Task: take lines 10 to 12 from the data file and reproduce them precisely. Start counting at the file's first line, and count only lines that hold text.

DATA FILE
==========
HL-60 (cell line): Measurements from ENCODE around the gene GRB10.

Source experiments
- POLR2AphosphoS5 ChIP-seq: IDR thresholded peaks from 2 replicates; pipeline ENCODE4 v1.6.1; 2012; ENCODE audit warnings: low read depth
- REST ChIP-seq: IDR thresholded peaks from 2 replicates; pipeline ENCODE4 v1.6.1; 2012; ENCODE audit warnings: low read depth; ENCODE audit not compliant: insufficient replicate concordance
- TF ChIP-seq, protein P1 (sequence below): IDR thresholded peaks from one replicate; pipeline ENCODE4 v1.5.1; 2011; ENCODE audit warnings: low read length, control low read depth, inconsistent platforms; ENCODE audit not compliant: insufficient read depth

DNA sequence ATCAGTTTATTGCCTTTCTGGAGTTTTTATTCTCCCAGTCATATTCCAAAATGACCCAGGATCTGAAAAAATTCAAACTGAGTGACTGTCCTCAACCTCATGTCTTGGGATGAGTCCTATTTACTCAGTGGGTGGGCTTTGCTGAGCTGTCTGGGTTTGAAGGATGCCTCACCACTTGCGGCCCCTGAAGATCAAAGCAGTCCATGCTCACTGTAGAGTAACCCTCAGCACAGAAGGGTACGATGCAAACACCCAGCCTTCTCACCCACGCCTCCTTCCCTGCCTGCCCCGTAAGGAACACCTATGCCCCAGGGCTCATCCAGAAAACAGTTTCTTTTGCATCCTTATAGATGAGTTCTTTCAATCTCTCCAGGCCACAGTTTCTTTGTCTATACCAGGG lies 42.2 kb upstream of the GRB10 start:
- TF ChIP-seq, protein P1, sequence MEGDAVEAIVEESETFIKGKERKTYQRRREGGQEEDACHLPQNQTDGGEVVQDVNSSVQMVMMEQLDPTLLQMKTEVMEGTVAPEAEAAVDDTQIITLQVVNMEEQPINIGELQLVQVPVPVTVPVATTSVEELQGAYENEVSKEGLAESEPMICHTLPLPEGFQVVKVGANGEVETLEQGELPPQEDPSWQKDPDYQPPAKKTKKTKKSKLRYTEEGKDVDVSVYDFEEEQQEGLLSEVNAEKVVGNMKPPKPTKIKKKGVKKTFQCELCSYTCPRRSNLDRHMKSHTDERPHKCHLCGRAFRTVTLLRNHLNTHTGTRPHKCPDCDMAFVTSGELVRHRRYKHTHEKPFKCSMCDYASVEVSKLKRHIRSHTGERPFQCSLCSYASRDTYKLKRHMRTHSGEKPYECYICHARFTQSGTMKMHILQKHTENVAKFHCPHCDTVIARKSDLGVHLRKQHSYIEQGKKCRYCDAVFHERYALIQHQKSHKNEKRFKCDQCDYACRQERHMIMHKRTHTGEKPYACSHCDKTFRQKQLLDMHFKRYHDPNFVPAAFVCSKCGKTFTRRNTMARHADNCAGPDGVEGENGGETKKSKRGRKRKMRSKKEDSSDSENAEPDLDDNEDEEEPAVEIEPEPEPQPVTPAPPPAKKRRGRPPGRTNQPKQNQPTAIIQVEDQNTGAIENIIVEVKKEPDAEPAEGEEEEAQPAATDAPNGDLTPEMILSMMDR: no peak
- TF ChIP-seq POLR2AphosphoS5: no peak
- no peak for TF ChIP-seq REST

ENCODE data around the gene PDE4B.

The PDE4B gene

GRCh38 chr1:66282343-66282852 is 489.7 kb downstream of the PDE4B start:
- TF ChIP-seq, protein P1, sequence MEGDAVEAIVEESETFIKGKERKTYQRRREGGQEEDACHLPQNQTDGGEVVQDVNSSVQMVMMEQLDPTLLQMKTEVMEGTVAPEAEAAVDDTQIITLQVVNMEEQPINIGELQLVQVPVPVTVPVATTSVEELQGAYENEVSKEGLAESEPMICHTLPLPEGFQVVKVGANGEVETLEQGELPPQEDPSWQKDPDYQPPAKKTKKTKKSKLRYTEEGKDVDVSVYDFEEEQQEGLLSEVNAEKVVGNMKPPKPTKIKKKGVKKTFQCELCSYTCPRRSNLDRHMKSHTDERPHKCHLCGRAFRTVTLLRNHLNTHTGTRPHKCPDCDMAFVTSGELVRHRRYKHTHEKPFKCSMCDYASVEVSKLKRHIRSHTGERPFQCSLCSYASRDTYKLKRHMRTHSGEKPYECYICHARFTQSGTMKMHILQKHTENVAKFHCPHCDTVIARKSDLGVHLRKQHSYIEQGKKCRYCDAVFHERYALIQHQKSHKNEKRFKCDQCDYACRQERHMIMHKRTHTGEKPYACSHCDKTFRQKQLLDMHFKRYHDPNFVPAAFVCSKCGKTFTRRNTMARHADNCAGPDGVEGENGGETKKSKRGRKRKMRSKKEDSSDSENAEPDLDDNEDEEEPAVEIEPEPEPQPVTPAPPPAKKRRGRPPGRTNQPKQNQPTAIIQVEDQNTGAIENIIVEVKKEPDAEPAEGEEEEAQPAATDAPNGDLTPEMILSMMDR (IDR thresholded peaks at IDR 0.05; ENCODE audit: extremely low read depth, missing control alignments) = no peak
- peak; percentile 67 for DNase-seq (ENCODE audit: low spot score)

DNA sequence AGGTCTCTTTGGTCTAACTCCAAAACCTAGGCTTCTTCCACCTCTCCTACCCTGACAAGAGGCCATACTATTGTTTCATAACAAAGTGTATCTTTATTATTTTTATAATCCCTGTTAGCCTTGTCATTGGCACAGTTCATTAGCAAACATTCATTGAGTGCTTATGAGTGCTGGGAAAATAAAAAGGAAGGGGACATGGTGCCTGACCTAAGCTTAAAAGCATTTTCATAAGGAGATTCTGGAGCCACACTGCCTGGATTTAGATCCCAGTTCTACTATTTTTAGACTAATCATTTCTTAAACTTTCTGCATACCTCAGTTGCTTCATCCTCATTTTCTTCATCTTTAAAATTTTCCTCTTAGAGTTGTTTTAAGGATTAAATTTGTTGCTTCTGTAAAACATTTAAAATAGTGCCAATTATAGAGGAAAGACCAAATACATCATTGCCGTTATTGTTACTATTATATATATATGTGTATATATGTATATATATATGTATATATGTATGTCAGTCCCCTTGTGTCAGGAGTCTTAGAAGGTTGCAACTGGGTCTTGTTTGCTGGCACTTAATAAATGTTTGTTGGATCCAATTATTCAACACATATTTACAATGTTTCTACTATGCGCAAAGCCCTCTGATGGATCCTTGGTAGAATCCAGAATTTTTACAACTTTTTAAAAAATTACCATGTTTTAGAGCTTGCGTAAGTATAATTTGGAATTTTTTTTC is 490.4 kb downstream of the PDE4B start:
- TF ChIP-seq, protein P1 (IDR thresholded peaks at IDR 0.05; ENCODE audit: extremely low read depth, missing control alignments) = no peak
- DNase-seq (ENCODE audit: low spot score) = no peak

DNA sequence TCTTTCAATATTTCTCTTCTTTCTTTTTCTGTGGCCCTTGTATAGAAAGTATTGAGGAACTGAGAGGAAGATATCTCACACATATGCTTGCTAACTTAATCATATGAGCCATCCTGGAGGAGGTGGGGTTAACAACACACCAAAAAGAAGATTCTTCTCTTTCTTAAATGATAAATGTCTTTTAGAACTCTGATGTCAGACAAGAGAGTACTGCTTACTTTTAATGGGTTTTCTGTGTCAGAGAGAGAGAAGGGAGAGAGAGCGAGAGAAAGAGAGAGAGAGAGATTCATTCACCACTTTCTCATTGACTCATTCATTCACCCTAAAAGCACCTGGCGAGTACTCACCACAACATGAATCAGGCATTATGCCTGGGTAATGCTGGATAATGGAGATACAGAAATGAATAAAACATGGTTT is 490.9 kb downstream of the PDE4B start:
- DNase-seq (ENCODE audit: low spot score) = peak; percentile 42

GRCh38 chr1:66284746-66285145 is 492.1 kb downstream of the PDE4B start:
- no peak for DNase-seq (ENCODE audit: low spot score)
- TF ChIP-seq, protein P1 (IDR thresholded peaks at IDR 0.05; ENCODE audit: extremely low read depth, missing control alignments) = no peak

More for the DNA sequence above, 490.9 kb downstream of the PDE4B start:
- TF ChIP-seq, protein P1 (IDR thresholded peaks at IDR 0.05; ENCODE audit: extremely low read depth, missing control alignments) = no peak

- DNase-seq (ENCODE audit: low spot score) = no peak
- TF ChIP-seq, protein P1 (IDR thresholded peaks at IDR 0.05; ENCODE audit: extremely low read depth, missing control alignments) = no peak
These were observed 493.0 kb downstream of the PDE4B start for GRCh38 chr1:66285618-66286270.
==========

ENCODE data around the gene PDE4B.

The PDE4B gene

GRCh38 chr1:66282343-66282852 is 489.7 kb downstream of the PDE4B start: